One of the best parts about watching youth sports is witnessing the purity and innocence of the sports we once fell in love with. One of the worst parts of watching youth sports is the over-involved parenting that can occur. We’ve all seen it or experienced it in an essence and it can be detrimental to every party involved.
Overbearing parents are a tale as old as time. Parents screaming in the face of referees on the court of their child’s AAU basketball game, getting thrown out of little league games because of excessive swearing at the umpire, and threatening the opponents in their children’s 7u soccer match.
There are so many negative effects this parental behavior has on the children – psychologically, morally, and developmentally. If a child sees their parent disrupt and disrespect the coaches or officials of any sports, the blossoming athlete may learn that disrespecting authority figures when things don’t go your way is normal behavior. Children will fail to take charge and won’t learn the necessary leadership skills that youth sports are meant to teach. The activities that are meant to teach children teamwork, problem-solving, and sportsmanship skills get tainted and interrupted by parents who are too involved.
The reason many of us were put into youth sports was for the fun of it. None of us expected to be the world’s best soccer player at eight years old (although we could dream), but it seems as if the “fun” aspect of youth sports has diminished.
Disney-Plus released a new spinoff show from the hit hockey classic from 1992 called The Mighty Ducks: Game Changers. The show that’s exclusive to the streaming service kicks off with a young boy getting cut from a cut-throat youth hockey team – a team that his peers’ parents are controlling their children’s protein intake and paying thousands of dollars for private trainers outside of the already-costly club team.
Lifetime airs a reality show called Dance Moms, which sheds light on the intense careers of young dancers and their extremely over-bearing mothers. The show grew to such success due to the dramatics of the mothers and the competitive, petty behavior of the women these young girls are supposed to look up to, normalizing the antics of parents screaming at each other and the coaches when things don’t work out as planned.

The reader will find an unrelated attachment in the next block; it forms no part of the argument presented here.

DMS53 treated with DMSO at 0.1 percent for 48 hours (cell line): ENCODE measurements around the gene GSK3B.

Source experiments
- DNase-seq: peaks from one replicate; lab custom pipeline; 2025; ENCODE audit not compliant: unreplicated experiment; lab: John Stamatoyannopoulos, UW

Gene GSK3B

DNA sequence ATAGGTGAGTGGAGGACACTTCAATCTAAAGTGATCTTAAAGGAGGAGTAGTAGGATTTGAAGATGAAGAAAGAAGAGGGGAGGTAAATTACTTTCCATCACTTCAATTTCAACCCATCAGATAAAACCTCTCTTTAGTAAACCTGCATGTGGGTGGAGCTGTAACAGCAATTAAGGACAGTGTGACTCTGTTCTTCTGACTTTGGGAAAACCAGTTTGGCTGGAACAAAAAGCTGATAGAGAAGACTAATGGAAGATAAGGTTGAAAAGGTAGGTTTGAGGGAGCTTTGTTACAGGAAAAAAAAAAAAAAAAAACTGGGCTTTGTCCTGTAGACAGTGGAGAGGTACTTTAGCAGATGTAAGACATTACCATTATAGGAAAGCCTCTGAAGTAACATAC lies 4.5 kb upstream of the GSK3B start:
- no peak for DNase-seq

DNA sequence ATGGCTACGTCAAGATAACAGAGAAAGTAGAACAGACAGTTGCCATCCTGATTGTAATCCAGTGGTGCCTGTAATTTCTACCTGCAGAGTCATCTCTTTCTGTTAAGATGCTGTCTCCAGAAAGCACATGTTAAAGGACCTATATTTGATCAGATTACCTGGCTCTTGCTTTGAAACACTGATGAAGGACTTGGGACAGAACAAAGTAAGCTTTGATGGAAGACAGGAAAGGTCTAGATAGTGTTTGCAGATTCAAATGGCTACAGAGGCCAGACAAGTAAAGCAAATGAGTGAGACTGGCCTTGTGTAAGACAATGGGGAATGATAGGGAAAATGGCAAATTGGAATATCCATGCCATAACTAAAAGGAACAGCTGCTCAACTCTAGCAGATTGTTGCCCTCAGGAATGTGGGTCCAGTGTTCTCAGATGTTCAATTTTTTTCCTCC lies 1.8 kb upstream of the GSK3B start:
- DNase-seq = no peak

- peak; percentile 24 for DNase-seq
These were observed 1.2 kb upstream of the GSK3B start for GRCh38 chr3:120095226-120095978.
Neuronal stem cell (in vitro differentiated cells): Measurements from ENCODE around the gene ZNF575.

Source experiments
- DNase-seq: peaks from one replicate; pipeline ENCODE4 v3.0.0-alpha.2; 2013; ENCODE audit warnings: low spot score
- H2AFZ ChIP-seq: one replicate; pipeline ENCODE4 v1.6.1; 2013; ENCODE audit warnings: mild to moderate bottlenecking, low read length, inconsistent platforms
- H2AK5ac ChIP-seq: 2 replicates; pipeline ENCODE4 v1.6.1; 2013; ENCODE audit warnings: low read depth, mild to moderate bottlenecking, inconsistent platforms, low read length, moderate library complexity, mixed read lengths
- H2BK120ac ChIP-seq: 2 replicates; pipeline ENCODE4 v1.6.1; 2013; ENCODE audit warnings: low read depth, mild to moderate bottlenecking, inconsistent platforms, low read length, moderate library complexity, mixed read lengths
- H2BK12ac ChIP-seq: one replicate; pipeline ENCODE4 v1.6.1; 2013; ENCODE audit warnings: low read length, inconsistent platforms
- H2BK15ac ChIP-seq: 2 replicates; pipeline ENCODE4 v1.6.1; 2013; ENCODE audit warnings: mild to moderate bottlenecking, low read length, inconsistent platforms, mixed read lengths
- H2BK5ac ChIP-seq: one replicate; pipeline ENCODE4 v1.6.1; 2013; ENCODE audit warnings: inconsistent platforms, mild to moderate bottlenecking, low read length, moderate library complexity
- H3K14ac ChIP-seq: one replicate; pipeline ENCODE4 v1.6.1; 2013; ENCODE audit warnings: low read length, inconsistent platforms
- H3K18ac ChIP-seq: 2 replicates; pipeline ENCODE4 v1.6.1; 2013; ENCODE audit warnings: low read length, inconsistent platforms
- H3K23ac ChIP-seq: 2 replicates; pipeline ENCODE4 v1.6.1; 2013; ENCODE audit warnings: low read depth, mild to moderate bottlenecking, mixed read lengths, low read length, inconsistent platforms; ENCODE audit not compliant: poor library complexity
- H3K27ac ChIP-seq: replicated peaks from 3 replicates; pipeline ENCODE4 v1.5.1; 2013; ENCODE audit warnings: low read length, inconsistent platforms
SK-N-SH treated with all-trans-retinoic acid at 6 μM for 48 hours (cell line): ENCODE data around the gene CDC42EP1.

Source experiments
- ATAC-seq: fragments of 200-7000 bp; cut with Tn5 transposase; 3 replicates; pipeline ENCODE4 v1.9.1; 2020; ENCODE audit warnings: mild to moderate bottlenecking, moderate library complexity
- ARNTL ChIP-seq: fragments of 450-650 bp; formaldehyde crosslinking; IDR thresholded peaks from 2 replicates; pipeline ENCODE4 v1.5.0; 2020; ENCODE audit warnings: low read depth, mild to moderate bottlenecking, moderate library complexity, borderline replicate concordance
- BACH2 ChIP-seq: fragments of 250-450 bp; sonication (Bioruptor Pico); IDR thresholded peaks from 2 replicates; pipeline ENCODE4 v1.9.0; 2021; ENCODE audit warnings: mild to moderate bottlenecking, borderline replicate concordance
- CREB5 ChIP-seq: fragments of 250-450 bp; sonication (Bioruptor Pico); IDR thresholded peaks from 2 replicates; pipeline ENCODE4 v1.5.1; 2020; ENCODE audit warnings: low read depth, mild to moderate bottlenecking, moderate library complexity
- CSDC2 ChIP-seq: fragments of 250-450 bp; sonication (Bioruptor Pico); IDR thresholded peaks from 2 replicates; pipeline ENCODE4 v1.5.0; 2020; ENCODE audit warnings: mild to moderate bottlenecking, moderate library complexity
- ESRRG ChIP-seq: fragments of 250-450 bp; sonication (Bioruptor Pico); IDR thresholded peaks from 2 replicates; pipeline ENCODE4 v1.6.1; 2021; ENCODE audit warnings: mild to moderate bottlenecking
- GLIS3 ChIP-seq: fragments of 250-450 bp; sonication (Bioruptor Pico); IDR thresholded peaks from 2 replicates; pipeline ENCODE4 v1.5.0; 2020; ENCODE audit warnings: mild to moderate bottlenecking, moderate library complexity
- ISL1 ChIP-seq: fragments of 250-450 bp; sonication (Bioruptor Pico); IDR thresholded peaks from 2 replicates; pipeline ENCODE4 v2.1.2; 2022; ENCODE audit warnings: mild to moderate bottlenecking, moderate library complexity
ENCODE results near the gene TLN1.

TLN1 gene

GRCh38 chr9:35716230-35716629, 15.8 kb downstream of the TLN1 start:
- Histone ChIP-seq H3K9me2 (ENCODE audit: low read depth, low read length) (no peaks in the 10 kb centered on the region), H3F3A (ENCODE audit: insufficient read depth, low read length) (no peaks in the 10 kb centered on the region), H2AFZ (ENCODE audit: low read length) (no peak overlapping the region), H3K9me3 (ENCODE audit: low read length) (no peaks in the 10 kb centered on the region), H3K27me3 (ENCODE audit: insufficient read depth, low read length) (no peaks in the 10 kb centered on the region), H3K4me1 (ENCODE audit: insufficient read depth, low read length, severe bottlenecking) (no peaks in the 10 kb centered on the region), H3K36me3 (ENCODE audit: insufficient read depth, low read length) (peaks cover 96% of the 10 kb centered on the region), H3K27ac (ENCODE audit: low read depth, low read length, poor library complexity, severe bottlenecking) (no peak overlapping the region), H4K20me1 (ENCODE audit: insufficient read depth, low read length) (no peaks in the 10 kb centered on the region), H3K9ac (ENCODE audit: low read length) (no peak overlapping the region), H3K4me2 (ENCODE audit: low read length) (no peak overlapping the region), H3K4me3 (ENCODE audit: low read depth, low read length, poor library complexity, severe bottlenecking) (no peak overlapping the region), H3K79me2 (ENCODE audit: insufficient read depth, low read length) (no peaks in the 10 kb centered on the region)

While the situation is supposed to be a comical bit to the show, it’s a reality for a lot of today’s young, budding athletes. Youth sports can easily lose the fun factor and that’s concerning – it’s gritty and hyper-competitive to a point where it’s more difficult than ever to get youth participation numbers up in nearly every sport. A study from the Aspen Institute reported that children aged 6 to 12 participating in sports dropped nearly five percent to 37 between 2011 and 2017 – the lowest it’s ever been.
While we can’t entirely blame the parents for this drastic decline, it certainly has something to do with the lack of children playing sports. The expansion of technology in the digital world has kept more children inside than outside, especially when Esports has grown in massive numbers just in the last year. However, parents living vicariously through their children’s athleticism and treating youth sports as “survival-of-the-fittest” have damaged the purity of youth sports.
In a world where we are so accustomed to degrading others just because we do not see eye-to-eye with them, it’s important to remember that it is acceptable to be wrong and to lose. We have looked at losing and failing as some sort of disease that is somehow avoidable, but if we have learned anything in the last year, it’s that nothing is unavoidable.
Somehow we have lost track of the “learn from your mistakes” mantra and embraced “if you make a mistake, lose your cool” after growing up to watch more and more parents lose control. It’s important to move back to normalizing constructive criticism and the sense of community in order to preserve the life that is youth sports.
There is no exact answer as to what the solution is to shift away from over-bearing and over-intrusive parents. As long as we are aware of the situation and recognize where we are headed before it’s too late and let the kids be kids, then we may actually save the future of young athletes.
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